IMF approves $67M emergency support for Equatorial Guinea
Bata explosions, COVID-19 pandemic have inflicted heavy human, economic damage, says lender
The International Monetary Fund (IMF) said Thursday it approved $67 million emergency support for Equatorial Guinea to help it deal with the economic fallout of the coronavirus pandemic and explosions at a military base.
“The Bata explosion and still unfolding COVID-19 pandemic have inflicted heavy damage on Equatorial Guinea, substantially weakening the prospects for economic evolution, increasing economic and financial difficulties, and seriously affecting the incomes of a large part of the population,” the IMF said in a statement.
The explosions at a depot in a military barracks, which destroyed much of the mainland city of Bata, left 105 people dead in March.
“What is strange though is that the country is endowed with oil and other natural resources. The president of Equatorial Guinea is one of the richest in Africa. His son is the vice president with assets in the US and Europe. But the country remains poor and can depend on IMF funding,” Oscar Kimanuka, a Kigali-based political analyst, told Anadolu Agency.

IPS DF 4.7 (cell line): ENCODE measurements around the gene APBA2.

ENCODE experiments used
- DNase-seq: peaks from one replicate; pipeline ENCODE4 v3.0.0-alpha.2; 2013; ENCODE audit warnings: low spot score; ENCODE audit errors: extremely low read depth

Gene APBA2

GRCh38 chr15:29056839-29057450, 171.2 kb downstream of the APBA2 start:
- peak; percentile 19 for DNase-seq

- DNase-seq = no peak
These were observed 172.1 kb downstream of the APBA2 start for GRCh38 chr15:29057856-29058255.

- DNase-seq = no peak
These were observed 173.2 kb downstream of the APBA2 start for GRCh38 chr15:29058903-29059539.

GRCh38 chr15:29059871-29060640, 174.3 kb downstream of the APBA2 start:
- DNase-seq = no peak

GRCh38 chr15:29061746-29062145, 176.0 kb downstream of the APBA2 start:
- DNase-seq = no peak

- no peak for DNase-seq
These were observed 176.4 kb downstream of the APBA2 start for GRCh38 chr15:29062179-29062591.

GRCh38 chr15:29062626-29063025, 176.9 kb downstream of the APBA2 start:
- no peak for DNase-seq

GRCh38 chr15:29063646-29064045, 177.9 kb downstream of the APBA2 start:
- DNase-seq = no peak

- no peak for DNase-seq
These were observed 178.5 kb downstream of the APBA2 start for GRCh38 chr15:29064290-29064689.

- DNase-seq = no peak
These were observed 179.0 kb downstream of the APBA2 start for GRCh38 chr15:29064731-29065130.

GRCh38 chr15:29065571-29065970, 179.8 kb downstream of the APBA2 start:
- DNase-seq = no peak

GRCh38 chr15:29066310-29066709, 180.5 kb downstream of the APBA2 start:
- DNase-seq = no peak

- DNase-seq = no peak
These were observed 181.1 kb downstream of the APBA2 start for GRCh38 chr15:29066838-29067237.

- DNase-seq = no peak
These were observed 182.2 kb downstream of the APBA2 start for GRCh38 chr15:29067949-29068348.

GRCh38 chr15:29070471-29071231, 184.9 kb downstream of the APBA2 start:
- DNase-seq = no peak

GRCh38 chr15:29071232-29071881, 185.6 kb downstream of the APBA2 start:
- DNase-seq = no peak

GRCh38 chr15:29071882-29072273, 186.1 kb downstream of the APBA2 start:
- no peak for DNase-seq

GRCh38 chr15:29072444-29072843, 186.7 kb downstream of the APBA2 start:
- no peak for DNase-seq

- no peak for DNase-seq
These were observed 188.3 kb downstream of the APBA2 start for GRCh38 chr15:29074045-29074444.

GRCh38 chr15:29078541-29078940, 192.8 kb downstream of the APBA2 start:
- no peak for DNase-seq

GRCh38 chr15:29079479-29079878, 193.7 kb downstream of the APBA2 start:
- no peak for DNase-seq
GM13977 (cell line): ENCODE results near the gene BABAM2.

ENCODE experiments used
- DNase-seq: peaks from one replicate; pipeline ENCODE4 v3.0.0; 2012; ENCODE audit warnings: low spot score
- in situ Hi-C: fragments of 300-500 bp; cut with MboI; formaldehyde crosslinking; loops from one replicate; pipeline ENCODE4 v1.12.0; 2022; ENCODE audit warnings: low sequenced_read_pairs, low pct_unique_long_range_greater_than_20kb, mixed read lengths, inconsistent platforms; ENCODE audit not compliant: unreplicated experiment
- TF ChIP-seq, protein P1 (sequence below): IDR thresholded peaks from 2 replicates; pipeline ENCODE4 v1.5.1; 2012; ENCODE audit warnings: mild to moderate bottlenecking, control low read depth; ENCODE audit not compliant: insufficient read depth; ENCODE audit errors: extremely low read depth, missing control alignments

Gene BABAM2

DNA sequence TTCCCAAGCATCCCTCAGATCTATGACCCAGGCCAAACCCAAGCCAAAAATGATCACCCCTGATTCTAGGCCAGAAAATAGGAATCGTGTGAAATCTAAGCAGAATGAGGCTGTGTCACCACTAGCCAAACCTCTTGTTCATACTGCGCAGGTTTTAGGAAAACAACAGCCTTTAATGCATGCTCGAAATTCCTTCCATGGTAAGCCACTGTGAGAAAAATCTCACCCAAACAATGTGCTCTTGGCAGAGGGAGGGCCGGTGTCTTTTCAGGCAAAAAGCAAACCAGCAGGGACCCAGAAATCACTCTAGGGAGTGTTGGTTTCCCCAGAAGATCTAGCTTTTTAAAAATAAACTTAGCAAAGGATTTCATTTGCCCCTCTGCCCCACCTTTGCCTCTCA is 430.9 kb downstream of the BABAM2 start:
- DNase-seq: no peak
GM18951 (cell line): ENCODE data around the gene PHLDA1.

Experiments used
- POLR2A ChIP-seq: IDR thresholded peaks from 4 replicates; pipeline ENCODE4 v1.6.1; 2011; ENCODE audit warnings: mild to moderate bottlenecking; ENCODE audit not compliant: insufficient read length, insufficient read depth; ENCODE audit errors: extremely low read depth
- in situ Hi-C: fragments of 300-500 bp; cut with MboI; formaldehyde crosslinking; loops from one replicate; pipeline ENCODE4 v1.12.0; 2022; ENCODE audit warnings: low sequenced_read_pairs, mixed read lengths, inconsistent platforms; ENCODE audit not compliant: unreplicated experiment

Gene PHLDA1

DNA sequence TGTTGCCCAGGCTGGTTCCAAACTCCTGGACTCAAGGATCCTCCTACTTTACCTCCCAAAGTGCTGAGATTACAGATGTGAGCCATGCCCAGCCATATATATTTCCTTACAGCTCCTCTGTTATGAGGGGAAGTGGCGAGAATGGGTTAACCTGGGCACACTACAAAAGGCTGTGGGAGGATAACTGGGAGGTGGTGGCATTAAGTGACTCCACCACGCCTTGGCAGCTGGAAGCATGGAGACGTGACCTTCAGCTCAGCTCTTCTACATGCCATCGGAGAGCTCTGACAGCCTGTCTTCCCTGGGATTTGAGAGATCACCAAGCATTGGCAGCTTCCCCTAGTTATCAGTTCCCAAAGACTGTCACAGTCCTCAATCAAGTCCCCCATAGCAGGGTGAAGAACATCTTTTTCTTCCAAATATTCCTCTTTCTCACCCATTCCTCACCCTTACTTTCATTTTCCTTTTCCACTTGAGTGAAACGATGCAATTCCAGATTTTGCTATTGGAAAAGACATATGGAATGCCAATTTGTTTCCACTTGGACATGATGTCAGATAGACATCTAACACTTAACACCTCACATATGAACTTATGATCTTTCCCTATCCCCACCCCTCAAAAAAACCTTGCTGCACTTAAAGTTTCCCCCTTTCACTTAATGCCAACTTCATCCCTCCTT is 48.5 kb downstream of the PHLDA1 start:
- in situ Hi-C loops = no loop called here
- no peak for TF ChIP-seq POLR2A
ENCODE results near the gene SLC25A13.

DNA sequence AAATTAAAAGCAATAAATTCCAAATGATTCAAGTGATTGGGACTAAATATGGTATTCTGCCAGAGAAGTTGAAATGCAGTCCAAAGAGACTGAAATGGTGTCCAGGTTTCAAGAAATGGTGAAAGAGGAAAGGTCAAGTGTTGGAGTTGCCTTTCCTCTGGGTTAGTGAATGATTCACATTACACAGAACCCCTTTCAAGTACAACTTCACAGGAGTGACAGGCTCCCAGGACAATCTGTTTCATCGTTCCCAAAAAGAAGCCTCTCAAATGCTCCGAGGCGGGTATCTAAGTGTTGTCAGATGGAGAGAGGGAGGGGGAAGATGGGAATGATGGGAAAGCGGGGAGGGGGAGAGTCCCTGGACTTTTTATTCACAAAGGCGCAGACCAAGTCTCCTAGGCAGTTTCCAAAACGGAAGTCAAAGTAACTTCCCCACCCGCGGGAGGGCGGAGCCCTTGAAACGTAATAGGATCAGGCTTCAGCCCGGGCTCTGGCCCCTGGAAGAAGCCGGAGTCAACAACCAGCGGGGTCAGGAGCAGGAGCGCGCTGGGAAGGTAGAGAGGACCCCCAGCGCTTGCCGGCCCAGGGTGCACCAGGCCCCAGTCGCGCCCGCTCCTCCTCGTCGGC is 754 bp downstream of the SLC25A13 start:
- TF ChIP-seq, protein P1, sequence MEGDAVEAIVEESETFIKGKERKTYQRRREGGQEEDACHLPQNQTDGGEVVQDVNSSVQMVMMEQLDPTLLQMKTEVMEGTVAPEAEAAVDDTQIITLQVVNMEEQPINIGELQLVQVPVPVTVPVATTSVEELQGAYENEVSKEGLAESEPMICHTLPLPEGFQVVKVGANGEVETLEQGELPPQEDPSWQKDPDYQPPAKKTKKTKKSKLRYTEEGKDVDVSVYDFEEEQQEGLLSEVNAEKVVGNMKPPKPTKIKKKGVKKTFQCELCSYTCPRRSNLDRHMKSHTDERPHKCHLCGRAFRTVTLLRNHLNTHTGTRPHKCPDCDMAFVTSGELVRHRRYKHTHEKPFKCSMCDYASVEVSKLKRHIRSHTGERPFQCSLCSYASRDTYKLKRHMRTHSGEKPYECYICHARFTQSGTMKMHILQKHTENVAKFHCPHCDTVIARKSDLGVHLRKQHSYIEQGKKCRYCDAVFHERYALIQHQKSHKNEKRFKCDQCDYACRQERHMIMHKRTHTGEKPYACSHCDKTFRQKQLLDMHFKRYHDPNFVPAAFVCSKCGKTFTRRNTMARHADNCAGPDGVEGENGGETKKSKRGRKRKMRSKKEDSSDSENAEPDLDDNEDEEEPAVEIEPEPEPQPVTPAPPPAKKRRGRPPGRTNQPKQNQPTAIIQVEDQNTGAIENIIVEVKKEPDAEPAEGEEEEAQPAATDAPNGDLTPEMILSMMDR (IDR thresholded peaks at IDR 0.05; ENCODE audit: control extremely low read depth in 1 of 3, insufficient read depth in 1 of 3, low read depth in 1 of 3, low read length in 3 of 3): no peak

After Nigeria and Angola, Equatorial Guinea ranks second among Africa’s oil producers alongside Sudan, South Sudan and neighbors the Republic of the Congo and Gabon.
The pandemic and the explosions increased external financing needs in the balance of payments by $625 million, representing 5% of the gross domestic product this year, according to the IMF.
It added that in view of the double shocks the government reacted “adequately” by increasing health spending and promoting social assistance.
President Teodoro Obiang Nguema Mbasogo, 79, has ruled Equatorial Guinea for more than 41 years.
France’s highest appeal court in July upheld a guilty verdict in embezzlement charges against Vice President Teodoro Nguema Obiang Mangue, who is also the president’s son, paving the way for the potential return of tens of millions of dollars for redistribution to citizens of the West African country.
Mangue, 52, was handed a three-year suspended sentence and fined €30 million ($33 million) in absentia in 2020 and his luxury assets were confiscated.
French judicial authorities estimated that he laundered roughly €150 million to build up the assets which include a luxury residence reportedly located on Avenue Foch in Paris – featuring 101 rooms, a gym, a hair-dressing studio, and a disco with a cinema screen.Anadolu Agency website contains only a portion of the news stories offered to subscribers in the AA News Broadcasting System (HAS), and in summarized form. Please contact us for subscription options.